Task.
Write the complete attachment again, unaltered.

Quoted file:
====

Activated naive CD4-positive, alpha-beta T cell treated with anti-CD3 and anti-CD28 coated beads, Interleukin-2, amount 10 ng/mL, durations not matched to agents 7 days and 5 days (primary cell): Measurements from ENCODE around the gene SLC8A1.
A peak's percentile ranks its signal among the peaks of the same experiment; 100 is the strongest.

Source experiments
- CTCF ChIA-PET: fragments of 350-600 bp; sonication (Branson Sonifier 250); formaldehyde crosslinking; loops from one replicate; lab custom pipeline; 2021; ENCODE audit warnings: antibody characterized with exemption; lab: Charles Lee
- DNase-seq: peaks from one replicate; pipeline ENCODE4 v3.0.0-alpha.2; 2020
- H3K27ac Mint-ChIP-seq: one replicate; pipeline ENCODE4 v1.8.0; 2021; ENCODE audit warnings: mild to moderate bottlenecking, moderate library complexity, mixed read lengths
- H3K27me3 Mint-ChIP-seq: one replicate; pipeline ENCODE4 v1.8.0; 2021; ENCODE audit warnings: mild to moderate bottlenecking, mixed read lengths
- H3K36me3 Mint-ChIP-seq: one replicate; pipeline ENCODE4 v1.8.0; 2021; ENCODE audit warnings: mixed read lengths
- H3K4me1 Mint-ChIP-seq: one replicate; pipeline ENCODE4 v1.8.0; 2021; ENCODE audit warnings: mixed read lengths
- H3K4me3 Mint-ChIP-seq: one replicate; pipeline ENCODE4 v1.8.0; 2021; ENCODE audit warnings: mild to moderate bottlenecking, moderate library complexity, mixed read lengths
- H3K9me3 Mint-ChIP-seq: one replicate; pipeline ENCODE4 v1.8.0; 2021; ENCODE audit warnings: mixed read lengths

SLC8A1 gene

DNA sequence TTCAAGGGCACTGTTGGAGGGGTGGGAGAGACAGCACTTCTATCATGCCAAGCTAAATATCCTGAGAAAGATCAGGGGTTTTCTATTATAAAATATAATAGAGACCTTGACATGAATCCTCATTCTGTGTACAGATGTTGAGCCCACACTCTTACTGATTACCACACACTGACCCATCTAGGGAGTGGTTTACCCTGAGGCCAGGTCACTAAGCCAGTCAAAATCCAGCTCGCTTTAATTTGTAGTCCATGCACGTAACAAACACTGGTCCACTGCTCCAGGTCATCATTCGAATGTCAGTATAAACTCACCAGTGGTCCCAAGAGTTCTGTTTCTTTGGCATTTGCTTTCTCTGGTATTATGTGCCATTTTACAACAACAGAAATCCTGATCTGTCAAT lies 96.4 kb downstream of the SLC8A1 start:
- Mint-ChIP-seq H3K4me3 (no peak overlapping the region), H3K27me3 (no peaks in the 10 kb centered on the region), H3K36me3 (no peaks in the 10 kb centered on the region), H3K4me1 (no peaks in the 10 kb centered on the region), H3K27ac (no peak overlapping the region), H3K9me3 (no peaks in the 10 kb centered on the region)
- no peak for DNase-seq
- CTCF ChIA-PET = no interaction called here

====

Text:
Activated naive CD4-positive, alpha-beta T cell treated with anti-CD3 and anti-CD28 coated beads, Interleukin-2, amount 10 ng/mL, durations not matched to agents 7 days and 5 days (primary cell): Measurements from ENCODE around the gene SLC8A1.
A peak's percentile ranks its signal among the peaks of the same experiment; 100 is the strongest.

Source experiments
- CTCF ChIA-PET: fragments of 350-600 bp; sonication (Branson Sonifier 250); formaldehyde crosslinking; loops from one replicate; lab custom pipeline; 2021; ENCODE audit warnings: antibody characterized with exemption; lab: Charles Lee
- DNase-seq: peaks from one replicate; pipeline ENCODE4 v3.0.0-alpha.2; 2020
- H3K27ac Mint-ChIP-seq: one replicate; pipeline ENCODE4 v1.8.0; 2021; ENCODE audit warnings: mild to moderate bottlenecking, moderate library complexity, mixed read lengths
- H3K27me3 Mint-ChIP-seq: one replicate; pipeline ENCODE4 v1.8.0; 2021; ENCODE audit warnings: mild to moderate bottlenecking, mixed read lengths
- H3K36me3 Mint-ChIP-seq: one replicate; pipeline ENCODE4 v1.8.0; 2021; ENCODE audit warnings: mixed read lengths
- H3K4me1 Mint-ChIP-seq: one replicate; pipeline ENCODE4 v1.8.0; 2021; ENCODE audit warnings: mixed read lengths
- H3K4me3 Mint-ChIP-seq: one replicate; pipeline ENCODE4 v1.8.0; 2021; ENCODE audit warnings: mild to moderate bottlenecking, moderate library complexity, mixed read lengths
- H3K9me3 Mint-ChIP-seq: one replicate; pipeline ENCODE4 v1.8.0; 2021; ENCODE audit warnings: mixed read lengths

SLC8A1 gene

DNA sequence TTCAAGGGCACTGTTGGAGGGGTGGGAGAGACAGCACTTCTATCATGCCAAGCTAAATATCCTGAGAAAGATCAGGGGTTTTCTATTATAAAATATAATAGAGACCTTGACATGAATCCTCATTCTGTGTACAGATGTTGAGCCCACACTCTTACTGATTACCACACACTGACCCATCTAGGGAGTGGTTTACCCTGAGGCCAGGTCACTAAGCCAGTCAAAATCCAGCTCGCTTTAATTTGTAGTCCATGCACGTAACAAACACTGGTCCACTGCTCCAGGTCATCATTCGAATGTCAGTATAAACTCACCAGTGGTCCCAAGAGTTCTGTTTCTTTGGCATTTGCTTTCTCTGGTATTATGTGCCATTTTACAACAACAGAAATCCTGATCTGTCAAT lies 96.4 kb downstream of the SLC8A1 start:
- Mint-ChIP-seq H3K4me3 (no peak overlapping the region), H3K27me3 (no peaks in the 10 kb centered on the region), H3K36me3 (no peaks in the 10 kb centered on the region), H3K4me1 (no peaks in the 10 kb centered on the region), H3K27ac (no peak overlapping the region), H3K9me3 (no peaks in the 10 kb centered on the region)
- no peak for DNase-seq
- CTCF ChIA-PET = no interaction called here